Unfortunately, few HSA participants invest assets held in their HSA accounts. The majority either save their HSA assets in a savings account or use their HSA on an ongoing basis to cover healthcare costs. Very few participants contribute the maximum allowable amount to their HSAs as well.
Are There Any Drawbacks or Limitations to Using Health Savings Accounts
There must be a downside to contributing to an HSA, especially because it relates to taxes. Here are some things to remember:
Limitations on Withdrawals.
To withdraw money tax-free, you must use it for qualified medical expenses. These can include medical costs as well as dental- and vision care expenses, premiums for all types of Medicare plans except for Medigap, and a portion of long-term insurance care premiums.
Use for Nonmedical Expenses.
If you use your HSA for nonmedical expenses, you will owe income tax on the distributions – plus a 20% penalty if you are younger than 65. (Note that the penalty for early withdrawals from an IRA is only 10%.)
You Must Maintain Records/Receipts.
Whether you keep them in paper or electronic form, you need to have support for any reimbursed expenses. But, if you do, and you have been contributing for a long time, you can use the money for almost anything. You could buy a boat, go on a special vacation, or do anything else you want to enjoy during your retirement years.
Beginning with the first month you enroll in Medicare, your contribution limit is zero. If you delay Medicare enrollment, make sure to stop contributing to your HSA at least six months before you do plan to enroll in Medicare. If you do not follow this rule, you may incur a tax penalty.
When You Retire, You May Want to Spend Your HSA Funds Sooner Rather Than Later.
You can pass your HSA to your spouse if you die. He or she can then use it for qualified medical expenses. For non-spouse survivors, the account loses its HSA status, and its fair market value becomes taxable to the beneficiary. However, the beneficiary can use the HSA funds to pay for the account holder’s medical expenses for up to 12 months after their death.
If your HSA is transferred to someone other than your spouse at death, the value of account assets left in your HSA as of your death will be includible in your beneficiary’s gross income in the year that you died. Note that a non-spouse beneficiary (other than the deceased account holder’s estate) may lower the includible amount by the amount of any payments made from the HSA for qualified medical expenses incurred by you before you die. This only applies to payments made within one year of death.
Tax Treatment of Health Savings Accounts May Vary by State
The strategies described in this article are based on federal tax law. Most states follow federal tax law when it comes to HSAs, but yours may not. At the time of writing, California, and New Jersey tax HSA contributions. Alaska, Florida, Nevada, New Hampshire, South Dakota, Tennessee, Texas, Washington, and Wyoming don’t have state taxes, so the state tax benefit is not applicable. New Hampshire and Tennessee tax HSA earnings if you make a taxable withdrawal from your account. Even if you live in a state that taxes HSAs, you still qualify for federal tax benefits.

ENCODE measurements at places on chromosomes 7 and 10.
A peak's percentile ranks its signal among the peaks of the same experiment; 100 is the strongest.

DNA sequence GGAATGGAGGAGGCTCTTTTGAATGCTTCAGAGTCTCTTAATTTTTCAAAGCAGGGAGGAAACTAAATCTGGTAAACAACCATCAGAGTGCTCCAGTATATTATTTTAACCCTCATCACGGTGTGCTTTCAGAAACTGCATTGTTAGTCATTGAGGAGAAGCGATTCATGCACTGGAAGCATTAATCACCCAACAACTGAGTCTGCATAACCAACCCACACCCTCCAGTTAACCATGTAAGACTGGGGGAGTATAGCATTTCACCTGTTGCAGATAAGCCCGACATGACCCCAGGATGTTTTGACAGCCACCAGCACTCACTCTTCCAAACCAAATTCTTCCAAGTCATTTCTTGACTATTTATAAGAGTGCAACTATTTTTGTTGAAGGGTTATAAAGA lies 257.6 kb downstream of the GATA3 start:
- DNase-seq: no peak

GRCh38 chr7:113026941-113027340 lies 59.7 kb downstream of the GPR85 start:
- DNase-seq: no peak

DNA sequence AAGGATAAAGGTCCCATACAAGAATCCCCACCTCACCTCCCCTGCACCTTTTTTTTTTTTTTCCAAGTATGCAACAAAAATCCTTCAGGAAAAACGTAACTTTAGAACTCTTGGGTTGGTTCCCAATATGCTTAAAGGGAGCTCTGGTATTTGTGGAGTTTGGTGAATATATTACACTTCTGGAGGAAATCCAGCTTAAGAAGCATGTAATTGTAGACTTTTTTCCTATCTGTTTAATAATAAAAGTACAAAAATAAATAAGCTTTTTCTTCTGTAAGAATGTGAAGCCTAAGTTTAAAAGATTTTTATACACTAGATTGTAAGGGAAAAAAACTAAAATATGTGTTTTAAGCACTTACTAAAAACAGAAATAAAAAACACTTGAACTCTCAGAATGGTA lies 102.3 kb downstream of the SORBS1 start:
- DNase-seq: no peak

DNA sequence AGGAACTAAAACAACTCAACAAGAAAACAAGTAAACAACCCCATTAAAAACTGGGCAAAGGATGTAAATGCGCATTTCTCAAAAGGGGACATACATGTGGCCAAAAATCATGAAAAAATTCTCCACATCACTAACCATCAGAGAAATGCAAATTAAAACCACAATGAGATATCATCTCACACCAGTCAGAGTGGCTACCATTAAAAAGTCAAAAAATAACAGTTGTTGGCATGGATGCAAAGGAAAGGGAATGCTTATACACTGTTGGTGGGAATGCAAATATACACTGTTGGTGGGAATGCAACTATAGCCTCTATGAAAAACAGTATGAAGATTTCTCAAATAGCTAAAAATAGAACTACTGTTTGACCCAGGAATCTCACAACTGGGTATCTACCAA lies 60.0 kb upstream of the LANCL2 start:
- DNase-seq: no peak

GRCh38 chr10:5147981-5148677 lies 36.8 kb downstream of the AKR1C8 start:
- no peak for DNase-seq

Can I Use My HSA to Fund Insurance Premiums?
With some exceptions, insurance premiums related to the following types of insurance or events may be considered qualified medical expenses:
- Long-term care insurance: However, such amounts are subject to limits based on age and are adjusted annually.
- COBRA: Healthcare continuation coverage (such as coverage under COBRA).
- Unemployment: Healthcare coverage paid while you are receiving unemployment compensation under federal or state law.
- Medicare: If you are 65 or older, the cost of Medicare and other health care coverage (other than premiums for a Medicare supplemental policy, such as Medigap).
Many of the rules surrounding an HSA or a QHFD are complex, so we recommend consulting with a professional before acting and again when filing your return. If you want to do more research, you can review IRS Publication 969.
If you have a high deductible health care plan, you should open an HSA. HSAs can play an important role in your financial plan and improve your retirement readiness. Since they are triple tax-free, HSAs can provide greater tax benefits than other retirement savings vehicles.
If you have any questions about HSAs or believe something was not addressed by the above, please schedule a free call or virtual meeting via Zoom by clicking this link. You can also complete our contact form, and we will be in touch.
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Phil Weiss founded Apprise Wealth Management. He started his financial services career in 1987 working as a tax professional for Deloitte & Touche. For the past 25+ years, he has worked extensively in the areas of financial planning and investment management. Phil is both a CFA charterholder and a CPA.
Located just north of Baltimore, Apprise works with clients face-to-face locally and can also work virtually regardless of location.